For over a century, Barbados has depended on oil as its main source of energy. It has served us well, fueling our vehicles, powering our businesses, and helping us to be comfortable in our homes.
We are very aware that our reliance on oil has come at a price – a price that is mounting in terms of its impact on our economy and on our environment. Oil now represents about 25% of Barbados’ total import bill, up from around 7% in the 1998. About half of this relates to electricity production and cost customers of The Barbados Light & Power Company (BL&P) BB$397 million in 2012.
A significant portion of energy is used in transport, and a new era is also coming where our vehicles will be powered by electricity. Barbados already has its first solar powered charging station, set up by a local company, Megapower, who are promoting solar energy for transport and are using the facility to charge their Nissan Leaf electric vehicle.
Finding alternatives to oil is therefore a major goal for Barbados. As we move to adopt new technologies, we should recognize that there is no single replacement for oil – not solar, not wind, not biomass – but rather a combination of these energy sources. And while the era of abundant and affordable fossil fuel is coming to an end, oil and perhaps natural gas will continue to be a part of the energy mix for some time as we transition to a new energy future. Remembering that “a penny saved is a penny earned”, Barbadians are also taking advantage of energy efficiency options, utilising LED lighting solutions and variable speed motors.
Charting a Path to a New Energy Future
Barbados is now on the path to this new energy future. The Government has set out its “Greening Barbados” agenda and is putting in place a new energy policy and legislative framework. The target is for 29% renewable energy by 2029 and there are several incentives, including duty free concessions on renewable energy (“RE”) and energy efficient (“EE”) products and income tax benefits, helping to set things in motion. Barbados is blessed with sunshine for most of the year, and with these incentives, solar photovoltaic (PV) systems have become financially attractive to Barbadians.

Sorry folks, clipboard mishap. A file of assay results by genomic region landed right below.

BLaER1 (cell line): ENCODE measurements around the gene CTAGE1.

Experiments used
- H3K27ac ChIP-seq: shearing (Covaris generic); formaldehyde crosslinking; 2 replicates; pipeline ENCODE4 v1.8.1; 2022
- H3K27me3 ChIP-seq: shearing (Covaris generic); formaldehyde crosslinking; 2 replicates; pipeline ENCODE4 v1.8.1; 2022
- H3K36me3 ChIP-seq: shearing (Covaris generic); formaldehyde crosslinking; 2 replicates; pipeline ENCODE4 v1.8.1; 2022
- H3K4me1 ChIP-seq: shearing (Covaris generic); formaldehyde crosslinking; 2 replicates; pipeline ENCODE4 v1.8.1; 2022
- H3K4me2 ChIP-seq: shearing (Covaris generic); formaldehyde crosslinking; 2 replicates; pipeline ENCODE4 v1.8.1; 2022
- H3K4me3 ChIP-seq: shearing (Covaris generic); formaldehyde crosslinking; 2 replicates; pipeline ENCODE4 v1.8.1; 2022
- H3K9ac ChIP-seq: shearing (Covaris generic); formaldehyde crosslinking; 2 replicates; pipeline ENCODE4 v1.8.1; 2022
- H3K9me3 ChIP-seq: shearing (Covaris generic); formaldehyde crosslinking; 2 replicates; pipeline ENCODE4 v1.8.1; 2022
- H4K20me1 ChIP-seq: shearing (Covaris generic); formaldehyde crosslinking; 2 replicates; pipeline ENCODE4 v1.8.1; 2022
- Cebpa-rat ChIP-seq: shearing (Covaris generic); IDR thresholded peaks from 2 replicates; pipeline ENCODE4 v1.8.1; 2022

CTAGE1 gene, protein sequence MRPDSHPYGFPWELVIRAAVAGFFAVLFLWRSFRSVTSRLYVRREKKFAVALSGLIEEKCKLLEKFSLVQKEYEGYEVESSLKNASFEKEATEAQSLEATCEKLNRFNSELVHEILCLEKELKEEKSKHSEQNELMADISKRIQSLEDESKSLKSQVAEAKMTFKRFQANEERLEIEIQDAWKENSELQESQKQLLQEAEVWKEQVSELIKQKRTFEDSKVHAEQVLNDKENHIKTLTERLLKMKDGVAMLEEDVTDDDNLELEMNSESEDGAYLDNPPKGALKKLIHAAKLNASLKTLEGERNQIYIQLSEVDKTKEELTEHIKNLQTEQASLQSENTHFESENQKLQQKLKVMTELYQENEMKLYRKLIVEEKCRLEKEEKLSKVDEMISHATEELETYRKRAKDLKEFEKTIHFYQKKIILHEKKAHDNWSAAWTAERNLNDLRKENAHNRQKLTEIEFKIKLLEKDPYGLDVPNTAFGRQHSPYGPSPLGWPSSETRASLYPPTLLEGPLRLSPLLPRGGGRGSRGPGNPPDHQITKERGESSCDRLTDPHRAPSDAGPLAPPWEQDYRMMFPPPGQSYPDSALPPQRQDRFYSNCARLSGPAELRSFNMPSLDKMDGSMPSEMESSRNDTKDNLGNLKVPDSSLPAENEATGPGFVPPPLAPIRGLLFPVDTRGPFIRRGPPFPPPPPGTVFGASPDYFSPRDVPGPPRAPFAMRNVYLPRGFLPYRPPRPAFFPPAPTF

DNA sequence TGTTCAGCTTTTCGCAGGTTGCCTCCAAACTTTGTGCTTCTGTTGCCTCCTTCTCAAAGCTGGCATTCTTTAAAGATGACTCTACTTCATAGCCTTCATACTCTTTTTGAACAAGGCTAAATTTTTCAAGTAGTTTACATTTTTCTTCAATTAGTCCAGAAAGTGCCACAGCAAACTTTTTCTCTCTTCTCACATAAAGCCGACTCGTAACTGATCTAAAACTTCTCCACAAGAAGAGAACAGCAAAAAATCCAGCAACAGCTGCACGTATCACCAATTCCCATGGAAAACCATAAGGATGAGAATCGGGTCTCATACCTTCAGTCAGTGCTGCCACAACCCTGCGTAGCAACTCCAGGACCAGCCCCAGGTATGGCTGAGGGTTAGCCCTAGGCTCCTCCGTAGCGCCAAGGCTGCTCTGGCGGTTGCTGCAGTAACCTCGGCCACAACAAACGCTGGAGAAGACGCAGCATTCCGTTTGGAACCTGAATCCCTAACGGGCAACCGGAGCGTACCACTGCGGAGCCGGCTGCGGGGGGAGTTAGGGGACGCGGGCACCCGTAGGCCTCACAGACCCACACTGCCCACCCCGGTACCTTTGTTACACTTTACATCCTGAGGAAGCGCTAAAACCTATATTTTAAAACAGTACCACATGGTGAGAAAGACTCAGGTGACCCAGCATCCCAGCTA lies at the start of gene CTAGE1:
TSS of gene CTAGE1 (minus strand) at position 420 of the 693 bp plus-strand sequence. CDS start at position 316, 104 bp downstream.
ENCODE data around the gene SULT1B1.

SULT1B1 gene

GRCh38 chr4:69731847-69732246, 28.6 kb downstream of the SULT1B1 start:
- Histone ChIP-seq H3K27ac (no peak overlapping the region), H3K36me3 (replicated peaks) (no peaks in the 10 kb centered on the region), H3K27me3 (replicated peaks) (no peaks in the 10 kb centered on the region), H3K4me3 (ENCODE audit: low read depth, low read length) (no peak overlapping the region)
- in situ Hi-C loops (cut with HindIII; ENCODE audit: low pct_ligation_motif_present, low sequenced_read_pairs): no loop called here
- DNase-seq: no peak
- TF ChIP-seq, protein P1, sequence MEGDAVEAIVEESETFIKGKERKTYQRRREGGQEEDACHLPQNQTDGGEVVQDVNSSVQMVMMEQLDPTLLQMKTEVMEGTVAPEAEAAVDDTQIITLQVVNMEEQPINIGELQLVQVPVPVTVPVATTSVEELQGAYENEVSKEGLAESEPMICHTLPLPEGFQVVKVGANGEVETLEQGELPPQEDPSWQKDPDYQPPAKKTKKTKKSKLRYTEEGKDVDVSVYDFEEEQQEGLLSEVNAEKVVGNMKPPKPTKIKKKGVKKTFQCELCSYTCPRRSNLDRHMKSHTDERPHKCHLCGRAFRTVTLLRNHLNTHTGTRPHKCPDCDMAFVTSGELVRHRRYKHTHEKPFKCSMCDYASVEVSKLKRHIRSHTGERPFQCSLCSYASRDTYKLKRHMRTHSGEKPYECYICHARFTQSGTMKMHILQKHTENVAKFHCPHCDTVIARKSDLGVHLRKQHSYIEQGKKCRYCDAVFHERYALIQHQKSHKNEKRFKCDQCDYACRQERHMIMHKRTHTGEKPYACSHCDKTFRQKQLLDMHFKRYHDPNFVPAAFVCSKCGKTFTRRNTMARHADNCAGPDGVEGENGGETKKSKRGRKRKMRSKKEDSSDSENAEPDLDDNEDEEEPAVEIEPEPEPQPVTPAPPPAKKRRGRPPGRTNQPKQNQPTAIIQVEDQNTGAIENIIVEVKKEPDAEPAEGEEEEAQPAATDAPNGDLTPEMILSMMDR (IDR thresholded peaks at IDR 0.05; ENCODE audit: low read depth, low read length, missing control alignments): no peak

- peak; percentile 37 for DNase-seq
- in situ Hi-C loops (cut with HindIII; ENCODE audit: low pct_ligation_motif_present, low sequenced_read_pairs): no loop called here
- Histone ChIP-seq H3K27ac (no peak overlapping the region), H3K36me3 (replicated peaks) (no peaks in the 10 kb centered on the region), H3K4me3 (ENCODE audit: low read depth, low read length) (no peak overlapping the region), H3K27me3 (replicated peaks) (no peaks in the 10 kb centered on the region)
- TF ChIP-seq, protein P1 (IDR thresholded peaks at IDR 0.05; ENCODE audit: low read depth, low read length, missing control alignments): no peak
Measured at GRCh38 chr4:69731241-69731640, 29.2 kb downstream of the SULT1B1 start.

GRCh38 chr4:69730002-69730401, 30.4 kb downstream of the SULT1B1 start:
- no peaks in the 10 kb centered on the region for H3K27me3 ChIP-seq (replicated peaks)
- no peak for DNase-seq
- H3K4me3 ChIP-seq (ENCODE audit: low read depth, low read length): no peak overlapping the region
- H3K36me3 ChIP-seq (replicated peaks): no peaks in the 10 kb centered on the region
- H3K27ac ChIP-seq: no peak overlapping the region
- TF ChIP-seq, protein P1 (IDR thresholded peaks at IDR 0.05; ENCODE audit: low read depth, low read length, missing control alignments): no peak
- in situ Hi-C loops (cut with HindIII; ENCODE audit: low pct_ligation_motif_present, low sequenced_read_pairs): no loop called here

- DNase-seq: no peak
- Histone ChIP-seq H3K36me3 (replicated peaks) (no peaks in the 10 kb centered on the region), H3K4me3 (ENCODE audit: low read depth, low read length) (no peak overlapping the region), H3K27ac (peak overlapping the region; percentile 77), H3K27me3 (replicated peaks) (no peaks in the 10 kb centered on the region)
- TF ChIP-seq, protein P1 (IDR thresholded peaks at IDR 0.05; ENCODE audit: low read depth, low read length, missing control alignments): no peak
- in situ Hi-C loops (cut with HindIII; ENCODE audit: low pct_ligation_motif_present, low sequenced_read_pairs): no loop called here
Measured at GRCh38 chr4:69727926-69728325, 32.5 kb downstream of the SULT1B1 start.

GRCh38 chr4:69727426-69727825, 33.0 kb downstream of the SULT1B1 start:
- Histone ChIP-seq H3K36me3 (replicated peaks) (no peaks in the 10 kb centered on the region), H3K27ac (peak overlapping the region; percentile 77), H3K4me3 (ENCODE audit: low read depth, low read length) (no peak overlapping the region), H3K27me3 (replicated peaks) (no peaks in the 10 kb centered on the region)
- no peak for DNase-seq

BL&P is playing a leading role in the transformation and introduced a Renewable Energy Rider on a pilot basis in 2010 to allow electricity customers to connect safely to the grid with solar photovoltaic (PV) and micro-wind systems. PV panels have started to appear on rooftops, joining the solar hot water systems that are on about half of all Barbadian homes and have been the island’s biggest renewable energy success story to date. Initially, the RE Rider was limited to 200 customers with an overall maximum capacity of 1,600 kilowatts (kW), with individual system limited to 5kW for residential customers and 50kW for commercial customers. These limits have since been raised, and commercial customers can now install up to 150kW systems, and the overall limit has been increased to 5000 kilowatts with no limit on the number of customers. There are now over 20 companies in Barbados that are providing a variety of solar PV offerings for customers and by the end of the first quarter of 2013 about 2000 kilowatts of grid tied solar PV systems were in operation.
Energy from the sun and wind is intermittent, varying from one moment to the next, and may not be available when required to meet our demand for electricity. The transformation to these new energy sources must be managed in a way that allows us to continue to enjoy a reliable supply of electricity.
Figure 1 shows the profile for electricity demand plotted against a sample output from a solar PV system on a typical day. It is easy to see that there is a mismatch between supply and demand. Special considerations are therefore required for grid interconnection of intermittent RE to maintain network stability and reliability and BL&P is undertaking an “Intermittent RE Penetration Study” to determine what capacity of solar and wind can be accommodated safely on the grid.
Barbados also has a healthy wind regime, but the issues associated with siting wind turbines are complex. First of all modern wind turbines are large and Barbados’ high population density means that there are limited sites where these turbines can be placed at acceptable distances from residences. It is also important to highlight that the output of a wind turbine is intermittent and varies in proportion to the cube of the wind speed. So the output from any particular machine can be significantly different from one site to the other and even at the best sites a turbine will produce, on average, about 30% of its maximum possible output. It is estimated that, due to the constraints on siting, wind energy will play a limited part in the RE picture, perhaps providing less than 5% of our overall energy needs.
Energy from biomass offers the most significant opportunity for RE development. An electricity generating plant with an estimated output of about 25 megawatts could be fueled from bagasse (sugar cane fiber) and other biomass sources. This would provide about 20% of the island’s electricity requirements and, unlike wind and solar, energy from the plant could be dispatched to match the island’s peak demand.
As we move forward all opportunities will be explored including waste-to-energy and other technologies. These will be adopted when economically feasible and technically proven. It is clear that Barbados is on the path to a new energy future, and while this transformation will take time, we are already well on our way to charting that path.